Along with Fukushima, the nuclear debate’s hotting up, but there are good reasons for Australia to avoid nuclear and focus on energy conservation. [5 April 2011 | Peter Boyer]
“Still no discussion on nuclear energy Peter?” asked “Fred”, a recent Mercury website correspondent. “What are you afraid of ? Are you being open minded to all possibilities for carbon emission reduction?”
Fred went on to say that the existence of over 440 nuclear reactors in 30 countries producing 14 per cent of the world’s base-load power showed this to be mature technology.
And then the sting in the tail: “I don’t believe you have the right to claim the intellectual and moral high ground on this issue. You have given that right away by following a ‘green’ agenda with almost religious fanaticism.”
For the record, yes, I argue for a greener body politic, but I carry no card for the Australian Greens (or any other political party). You’ll have to decide about the “religious fanaticism”.
Fred’s rebuke shows how little this debate has changed since Cold War days, when idealists on one side talked breathlessly of endless supplies of nuclear power “too cheap to meter”, while their equally-idealistic opponents railed about nuclear waste poisoning our planet forever.
Those famous accidents at Three Mile Island (United States, 1979) and Chernobyl (Soviet Union, 1986) added a lot of weight to the heavy ideological baggage around nuclear energy. Now, Japan’s Fukushima event reminds us yet again of its physical dangers.
In themselves, such accidents may not be reason enough to reject nuclear. Many things we do carry potential dangers, like taking to the air in a big piece of metal. Built on the coast in an earthquake zone, Fukushima was badly located. Without the tsunami it might have emerged unscathed.
Old mindsets make us think there are enemies at every turn, trying to trip us up. If we’ve taken a stand against nuclear power, its advocates are our enemies, and the feeling is true the other way. I’ve not previously written about nuclear, yet to Fred I’m an opponent because I have a “green agenda”.
So here’s what I think. The energy crisis resulting from peak oil means we have to keep options open as long as possible. Every energy source in the mix, including renewables and natural gas, have problems attached, including waste, water, land footprint, remoteness, high cost.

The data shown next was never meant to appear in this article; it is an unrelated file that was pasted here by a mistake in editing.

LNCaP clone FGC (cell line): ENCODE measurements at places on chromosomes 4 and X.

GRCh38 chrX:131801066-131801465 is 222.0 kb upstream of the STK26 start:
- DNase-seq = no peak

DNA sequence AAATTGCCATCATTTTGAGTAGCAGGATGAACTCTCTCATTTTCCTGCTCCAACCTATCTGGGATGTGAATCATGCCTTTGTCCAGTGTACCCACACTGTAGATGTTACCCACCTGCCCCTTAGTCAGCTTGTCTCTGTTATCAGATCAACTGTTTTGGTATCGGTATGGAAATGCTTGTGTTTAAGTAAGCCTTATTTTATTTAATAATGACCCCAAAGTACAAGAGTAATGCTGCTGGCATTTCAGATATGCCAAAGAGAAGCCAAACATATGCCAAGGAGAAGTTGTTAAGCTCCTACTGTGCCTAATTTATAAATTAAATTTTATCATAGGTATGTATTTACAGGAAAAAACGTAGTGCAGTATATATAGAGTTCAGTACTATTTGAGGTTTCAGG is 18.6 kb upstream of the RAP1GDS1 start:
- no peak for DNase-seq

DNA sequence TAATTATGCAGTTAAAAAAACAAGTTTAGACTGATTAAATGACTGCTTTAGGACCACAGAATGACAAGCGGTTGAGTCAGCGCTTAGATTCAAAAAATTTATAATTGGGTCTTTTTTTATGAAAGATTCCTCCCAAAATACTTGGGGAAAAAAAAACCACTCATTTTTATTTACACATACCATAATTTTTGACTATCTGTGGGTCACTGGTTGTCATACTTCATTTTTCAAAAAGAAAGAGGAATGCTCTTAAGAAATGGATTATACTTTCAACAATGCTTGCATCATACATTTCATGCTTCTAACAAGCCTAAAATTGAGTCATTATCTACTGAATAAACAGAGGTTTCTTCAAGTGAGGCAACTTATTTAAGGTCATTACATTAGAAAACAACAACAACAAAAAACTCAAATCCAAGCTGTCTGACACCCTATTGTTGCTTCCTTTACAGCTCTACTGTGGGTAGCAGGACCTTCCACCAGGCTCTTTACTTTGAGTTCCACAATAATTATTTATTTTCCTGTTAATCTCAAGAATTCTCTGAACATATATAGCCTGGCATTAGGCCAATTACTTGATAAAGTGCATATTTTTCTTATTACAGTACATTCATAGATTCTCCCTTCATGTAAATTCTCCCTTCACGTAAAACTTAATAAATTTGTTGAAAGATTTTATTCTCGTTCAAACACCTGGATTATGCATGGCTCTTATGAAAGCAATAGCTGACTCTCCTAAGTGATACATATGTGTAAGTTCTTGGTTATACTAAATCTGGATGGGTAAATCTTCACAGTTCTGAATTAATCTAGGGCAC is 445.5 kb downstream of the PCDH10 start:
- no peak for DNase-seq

Solar and wind are still very much in the mix, but large-scale renewable energy costs a lot of money, as critics of the “Beyond Zero Emissions” plan pointed out last year. Venture capital on this scale is hard to find at the best of times — more so when economies are in the doldrums.
We can drop one option. “Clean coal” is now exposed as a big-coal rort and a futile waste of public funds. In December, over muffled protests from federal resources minister Martin Ferguson, the Queensland government quietly stopped funding ZeroGen’s carbon capture and storage operation.
And then there’s nuclear. Time and the end of the Cold War may have dulled general public concern about things atomic, but not so for Dr Helen Caldicott, implacable opponent of nuclear power. Fukushima, she believes, “means the end of the nuclear industry — thank God!”
Professor Barry Brook of the University of Adelaide begs to differ. Hydro power is unavailable in most of Australia, he wrote recently in the Adelaide Advertiser, but “we have abundant uranium, and a high technology society in a geologically stable region, all perfect for the deployment of nuclear power. It’s nuclear power, or it’s climate change.”
I share Brook’s wish for the public debate to be “based on real-world evidence and robust analysis”, and I don’t think we should stop the debate. But I can’t muster his enthusiasm.
Caldicott’s concern about nuclear toxins isn’t to be taken lightly (no-one takes Caldicott lightly!), though I’m prepared to accept that new nuclear and safety technology may lessen the dangers.
But at least as troubling is nuclear’s complexity and its very high capital and operating costs — the latter rising steeply in the absence of high-grade uranium, of which we have only a few decades’ supply at current usage rates.
Expensive, complex technology that requires very rigorous safety standards demands exceptional economic, political and social stability, such as we enjoyed when the nuclear industry was on the rise, funded largely by Cold War military spending. Those times are long past.
As Fukushima has demonstrated, things can go badly wrong in a nuclear plant without a rock-solid guarantee of electricity supply. Where in the world is a continuous electricity supply guaranteed?
We’re having this discussion because no-one seems to want to curb their energy use. Whatever gizmos we employ, there’s no getting away from the fact that we only need heavy-duty energy if we continue to have heavy-duty demand.
We’re nothing if not inventive. Good ideas for more sustainable energy (like using marine algae to make biofuels and sequester carbon) will continue to crop up, and I earnestly hope that the best of them will get enough support to reach the marketplace. But technology offers no silver bullets.
Boys who love toys may not find energy conservation an attractive option, but in an increasingly uncertain world it has to be the main game.